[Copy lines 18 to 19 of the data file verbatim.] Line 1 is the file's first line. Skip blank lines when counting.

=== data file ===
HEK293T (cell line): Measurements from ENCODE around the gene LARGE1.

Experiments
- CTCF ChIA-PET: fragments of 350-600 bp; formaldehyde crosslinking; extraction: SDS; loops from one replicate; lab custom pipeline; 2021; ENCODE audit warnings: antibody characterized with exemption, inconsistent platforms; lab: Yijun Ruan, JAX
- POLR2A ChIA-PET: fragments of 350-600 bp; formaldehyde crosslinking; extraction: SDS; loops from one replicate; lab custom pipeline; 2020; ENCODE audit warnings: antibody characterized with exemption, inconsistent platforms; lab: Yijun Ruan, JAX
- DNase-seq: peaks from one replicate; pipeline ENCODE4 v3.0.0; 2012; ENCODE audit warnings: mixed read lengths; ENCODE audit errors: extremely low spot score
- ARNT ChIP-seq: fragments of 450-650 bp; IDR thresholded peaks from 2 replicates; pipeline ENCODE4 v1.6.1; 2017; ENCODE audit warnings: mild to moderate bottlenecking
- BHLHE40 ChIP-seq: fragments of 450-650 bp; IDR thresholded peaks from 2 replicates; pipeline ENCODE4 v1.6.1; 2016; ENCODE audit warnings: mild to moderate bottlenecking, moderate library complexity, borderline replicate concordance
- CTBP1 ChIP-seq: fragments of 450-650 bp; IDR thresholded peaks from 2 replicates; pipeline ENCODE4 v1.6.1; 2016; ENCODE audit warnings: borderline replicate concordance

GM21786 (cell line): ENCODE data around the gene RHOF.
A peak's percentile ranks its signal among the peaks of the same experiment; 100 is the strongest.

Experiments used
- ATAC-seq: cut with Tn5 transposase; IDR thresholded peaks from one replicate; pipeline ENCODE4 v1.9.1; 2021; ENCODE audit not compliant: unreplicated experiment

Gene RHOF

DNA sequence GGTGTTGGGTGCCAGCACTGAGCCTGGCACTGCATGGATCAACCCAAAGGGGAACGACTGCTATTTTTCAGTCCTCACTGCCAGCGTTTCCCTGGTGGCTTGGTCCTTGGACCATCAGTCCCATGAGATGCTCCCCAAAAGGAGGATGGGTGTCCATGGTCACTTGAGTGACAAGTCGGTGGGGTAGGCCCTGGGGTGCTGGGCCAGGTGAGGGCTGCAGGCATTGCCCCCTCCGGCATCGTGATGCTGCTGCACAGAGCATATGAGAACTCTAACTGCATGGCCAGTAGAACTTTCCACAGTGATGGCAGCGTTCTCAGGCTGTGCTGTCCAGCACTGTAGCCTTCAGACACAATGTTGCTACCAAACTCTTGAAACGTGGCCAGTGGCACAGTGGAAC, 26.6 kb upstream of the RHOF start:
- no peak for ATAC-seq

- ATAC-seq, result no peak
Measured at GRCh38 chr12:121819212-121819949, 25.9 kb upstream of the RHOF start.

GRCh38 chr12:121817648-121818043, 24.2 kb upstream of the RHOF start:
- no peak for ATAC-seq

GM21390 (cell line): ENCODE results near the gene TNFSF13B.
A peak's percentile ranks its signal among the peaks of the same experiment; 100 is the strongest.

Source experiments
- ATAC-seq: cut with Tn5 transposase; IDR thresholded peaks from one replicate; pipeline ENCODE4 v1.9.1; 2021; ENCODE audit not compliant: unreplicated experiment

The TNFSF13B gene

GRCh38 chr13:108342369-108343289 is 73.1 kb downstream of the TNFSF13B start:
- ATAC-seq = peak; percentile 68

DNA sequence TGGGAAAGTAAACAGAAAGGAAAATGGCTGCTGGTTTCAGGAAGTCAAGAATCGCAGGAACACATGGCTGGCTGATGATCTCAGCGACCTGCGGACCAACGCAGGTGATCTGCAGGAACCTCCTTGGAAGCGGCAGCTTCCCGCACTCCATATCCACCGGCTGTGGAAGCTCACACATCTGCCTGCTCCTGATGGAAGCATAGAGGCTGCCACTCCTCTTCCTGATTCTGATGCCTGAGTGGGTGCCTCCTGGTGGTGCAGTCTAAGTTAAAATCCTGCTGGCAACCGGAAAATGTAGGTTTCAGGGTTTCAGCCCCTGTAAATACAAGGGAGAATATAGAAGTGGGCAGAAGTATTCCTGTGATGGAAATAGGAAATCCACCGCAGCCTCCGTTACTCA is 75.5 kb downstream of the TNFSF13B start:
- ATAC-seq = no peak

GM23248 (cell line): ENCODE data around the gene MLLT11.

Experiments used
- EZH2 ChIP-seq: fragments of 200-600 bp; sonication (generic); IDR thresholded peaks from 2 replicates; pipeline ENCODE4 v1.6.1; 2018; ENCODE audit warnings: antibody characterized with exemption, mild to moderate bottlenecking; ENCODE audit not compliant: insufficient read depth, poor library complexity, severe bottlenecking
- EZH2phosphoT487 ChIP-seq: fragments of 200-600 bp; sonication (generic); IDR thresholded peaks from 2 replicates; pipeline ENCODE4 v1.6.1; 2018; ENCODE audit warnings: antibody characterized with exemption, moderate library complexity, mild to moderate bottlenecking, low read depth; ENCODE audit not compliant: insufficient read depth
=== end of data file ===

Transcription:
GRCh38 chr12:121817648-121818043, 24.2 kb upstream of the RHOF start:
- no peak for ATAC-seq